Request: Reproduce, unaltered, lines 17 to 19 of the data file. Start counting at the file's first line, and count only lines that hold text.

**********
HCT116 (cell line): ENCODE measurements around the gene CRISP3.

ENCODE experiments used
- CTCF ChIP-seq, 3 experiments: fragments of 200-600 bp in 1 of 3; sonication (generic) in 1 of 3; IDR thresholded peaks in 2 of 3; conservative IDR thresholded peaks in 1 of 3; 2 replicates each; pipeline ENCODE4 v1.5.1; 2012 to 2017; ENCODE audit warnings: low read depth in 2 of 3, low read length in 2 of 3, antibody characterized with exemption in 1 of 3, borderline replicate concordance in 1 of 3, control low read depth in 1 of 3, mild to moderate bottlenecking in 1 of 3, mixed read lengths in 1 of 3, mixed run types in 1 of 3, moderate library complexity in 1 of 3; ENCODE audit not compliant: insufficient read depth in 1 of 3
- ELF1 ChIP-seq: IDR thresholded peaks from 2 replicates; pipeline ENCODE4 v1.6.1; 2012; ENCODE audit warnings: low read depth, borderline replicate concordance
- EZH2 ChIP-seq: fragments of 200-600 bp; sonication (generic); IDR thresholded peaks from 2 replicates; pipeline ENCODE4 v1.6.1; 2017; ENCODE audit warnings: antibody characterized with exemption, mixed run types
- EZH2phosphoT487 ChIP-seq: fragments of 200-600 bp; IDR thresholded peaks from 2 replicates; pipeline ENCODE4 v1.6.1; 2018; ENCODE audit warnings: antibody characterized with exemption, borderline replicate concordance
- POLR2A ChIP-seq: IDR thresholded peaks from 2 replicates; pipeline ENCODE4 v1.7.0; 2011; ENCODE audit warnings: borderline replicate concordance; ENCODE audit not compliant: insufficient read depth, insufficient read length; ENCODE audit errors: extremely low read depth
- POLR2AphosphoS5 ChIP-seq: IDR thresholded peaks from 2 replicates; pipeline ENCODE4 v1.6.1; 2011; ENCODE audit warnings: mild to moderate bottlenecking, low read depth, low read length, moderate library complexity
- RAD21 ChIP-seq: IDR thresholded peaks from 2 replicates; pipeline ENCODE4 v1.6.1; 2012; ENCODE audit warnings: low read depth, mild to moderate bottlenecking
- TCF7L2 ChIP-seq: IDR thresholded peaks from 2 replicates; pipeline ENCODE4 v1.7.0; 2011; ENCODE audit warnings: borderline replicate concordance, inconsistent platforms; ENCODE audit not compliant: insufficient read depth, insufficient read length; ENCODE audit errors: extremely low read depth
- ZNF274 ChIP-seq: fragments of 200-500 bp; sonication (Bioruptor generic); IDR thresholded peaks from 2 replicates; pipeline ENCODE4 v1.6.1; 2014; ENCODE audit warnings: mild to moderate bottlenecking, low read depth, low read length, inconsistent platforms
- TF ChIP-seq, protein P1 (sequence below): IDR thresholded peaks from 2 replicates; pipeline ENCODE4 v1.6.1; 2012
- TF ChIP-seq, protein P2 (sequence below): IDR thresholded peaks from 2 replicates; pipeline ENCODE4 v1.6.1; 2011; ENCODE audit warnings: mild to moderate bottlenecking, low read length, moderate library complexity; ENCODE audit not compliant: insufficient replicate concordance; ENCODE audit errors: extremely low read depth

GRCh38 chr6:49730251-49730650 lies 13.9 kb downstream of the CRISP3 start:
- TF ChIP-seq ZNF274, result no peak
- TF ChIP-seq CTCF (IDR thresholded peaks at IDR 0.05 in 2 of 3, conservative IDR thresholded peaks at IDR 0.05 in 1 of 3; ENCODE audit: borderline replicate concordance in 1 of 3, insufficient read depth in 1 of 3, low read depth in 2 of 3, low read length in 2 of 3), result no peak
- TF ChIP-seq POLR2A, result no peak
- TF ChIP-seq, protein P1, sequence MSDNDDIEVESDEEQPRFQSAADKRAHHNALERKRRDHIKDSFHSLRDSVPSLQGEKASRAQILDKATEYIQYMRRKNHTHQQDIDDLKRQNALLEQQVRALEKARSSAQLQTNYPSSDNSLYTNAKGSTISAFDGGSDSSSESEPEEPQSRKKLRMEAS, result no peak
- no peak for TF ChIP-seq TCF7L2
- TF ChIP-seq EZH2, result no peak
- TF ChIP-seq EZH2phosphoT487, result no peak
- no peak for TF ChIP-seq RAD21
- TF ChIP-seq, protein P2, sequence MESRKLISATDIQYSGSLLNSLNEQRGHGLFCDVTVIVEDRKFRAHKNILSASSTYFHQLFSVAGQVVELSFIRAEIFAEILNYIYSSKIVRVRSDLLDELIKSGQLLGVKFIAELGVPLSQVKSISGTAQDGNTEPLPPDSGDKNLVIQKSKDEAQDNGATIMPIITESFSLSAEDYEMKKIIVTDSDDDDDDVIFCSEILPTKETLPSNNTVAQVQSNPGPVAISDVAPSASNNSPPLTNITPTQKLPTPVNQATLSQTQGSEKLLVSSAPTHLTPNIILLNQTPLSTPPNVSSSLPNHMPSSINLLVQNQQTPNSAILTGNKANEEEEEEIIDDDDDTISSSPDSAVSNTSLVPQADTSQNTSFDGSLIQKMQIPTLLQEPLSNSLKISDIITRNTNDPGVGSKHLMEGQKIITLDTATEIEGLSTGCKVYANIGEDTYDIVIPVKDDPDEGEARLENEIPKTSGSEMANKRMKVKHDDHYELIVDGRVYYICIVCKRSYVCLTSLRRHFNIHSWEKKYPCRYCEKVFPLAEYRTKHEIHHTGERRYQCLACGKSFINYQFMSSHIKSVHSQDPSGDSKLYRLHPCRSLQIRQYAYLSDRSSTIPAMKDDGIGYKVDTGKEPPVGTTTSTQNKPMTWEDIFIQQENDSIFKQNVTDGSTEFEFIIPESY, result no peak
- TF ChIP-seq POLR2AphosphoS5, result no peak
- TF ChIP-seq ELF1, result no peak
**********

- TF ChIP-seq POLR2A, result no peak
- TF ChIP-seq, protein P1, sequence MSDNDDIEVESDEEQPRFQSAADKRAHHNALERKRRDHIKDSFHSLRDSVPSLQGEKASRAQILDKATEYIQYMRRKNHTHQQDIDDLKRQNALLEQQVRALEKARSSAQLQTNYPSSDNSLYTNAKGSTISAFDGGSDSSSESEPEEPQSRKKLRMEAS, result no peak
- no peak for TF ChIP-seq TCF7L2